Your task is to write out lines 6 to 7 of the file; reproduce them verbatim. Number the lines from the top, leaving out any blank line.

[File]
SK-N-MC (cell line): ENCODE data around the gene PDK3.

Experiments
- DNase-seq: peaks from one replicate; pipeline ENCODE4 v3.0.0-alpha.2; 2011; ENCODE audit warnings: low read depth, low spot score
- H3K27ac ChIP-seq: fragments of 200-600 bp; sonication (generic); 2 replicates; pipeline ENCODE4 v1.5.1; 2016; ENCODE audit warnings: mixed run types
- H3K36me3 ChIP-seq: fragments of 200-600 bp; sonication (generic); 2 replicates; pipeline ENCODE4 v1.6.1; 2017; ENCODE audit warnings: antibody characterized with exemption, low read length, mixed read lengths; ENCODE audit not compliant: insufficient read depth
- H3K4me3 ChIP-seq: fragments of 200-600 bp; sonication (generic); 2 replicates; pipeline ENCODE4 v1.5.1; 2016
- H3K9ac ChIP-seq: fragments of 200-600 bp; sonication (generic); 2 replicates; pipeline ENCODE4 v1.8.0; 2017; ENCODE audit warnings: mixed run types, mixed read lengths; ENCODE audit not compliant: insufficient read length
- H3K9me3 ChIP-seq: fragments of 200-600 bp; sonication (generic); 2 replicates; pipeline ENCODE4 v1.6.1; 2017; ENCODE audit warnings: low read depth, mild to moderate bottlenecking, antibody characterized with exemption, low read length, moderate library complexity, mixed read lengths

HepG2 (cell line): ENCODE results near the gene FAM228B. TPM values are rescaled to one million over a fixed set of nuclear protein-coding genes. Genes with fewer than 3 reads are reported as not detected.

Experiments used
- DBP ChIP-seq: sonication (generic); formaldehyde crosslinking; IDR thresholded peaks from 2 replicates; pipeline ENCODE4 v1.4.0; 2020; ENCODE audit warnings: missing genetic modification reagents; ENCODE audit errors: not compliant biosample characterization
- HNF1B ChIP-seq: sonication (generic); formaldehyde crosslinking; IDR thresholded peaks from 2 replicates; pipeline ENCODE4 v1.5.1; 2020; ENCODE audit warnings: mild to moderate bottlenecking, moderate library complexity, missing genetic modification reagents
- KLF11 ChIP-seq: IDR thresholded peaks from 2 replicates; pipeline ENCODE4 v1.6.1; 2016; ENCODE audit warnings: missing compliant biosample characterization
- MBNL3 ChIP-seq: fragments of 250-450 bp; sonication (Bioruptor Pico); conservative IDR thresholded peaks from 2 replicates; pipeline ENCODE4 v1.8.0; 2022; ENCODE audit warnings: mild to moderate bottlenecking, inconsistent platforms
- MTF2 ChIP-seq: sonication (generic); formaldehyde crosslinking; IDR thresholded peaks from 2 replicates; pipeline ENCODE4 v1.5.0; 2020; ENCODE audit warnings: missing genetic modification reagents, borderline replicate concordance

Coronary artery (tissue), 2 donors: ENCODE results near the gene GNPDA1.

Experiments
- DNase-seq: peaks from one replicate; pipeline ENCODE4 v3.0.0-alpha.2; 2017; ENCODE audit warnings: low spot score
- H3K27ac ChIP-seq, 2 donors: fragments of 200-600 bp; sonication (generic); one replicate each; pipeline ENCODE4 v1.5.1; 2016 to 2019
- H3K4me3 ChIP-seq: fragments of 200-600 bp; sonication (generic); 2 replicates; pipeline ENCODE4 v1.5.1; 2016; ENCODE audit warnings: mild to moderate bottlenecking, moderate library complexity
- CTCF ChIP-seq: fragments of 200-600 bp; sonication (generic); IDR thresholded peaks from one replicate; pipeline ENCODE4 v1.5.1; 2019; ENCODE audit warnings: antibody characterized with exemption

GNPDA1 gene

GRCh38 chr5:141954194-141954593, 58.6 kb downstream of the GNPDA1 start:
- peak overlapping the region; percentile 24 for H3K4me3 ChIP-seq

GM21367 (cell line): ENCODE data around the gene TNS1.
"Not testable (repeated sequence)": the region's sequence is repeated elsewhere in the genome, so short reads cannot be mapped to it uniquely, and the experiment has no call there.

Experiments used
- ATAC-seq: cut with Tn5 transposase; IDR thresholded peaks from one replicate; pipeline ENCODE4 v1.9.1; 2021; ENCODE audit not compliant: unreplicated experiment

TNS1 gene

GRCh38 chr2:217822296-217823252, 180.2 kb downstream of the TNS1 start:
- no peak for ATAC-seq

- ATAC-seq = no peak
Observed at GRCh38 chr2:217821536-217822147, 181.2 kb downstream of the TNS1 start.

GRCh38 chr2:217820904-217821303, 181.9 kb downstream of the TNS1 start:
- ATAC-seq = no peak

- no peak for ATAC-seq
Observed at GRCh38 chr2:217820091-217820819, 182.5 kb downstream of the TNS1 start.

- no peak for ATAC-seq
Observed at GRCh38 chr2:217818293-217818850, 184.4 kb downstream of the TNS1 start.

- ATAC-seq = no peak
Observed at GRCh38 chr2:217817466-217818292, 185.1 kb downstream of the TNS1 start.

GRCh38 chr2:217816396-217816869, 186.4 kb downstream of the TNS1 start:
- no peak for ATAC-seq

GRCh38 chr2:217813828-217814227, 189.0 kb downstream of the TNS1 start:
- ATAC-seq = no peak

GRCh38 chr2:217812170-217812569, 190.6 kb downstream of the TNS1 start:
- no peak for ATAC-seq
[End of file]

- H3K4me3 ChIP-seq: fragments of 200-600 bp; sonication (generic); 2 replicates; pipeline ENCODE4 v1.5.1; 2016
- H3K9ac ChIP-seq: fragments of 200-600 bp; sonication (generic); 2 replicates; pipeline ENCODE4 v1.8.0; 2017; ENCODE audit warnings: mixed run types, mixed read lengths; ENCODE audit not compliant: insufficient read length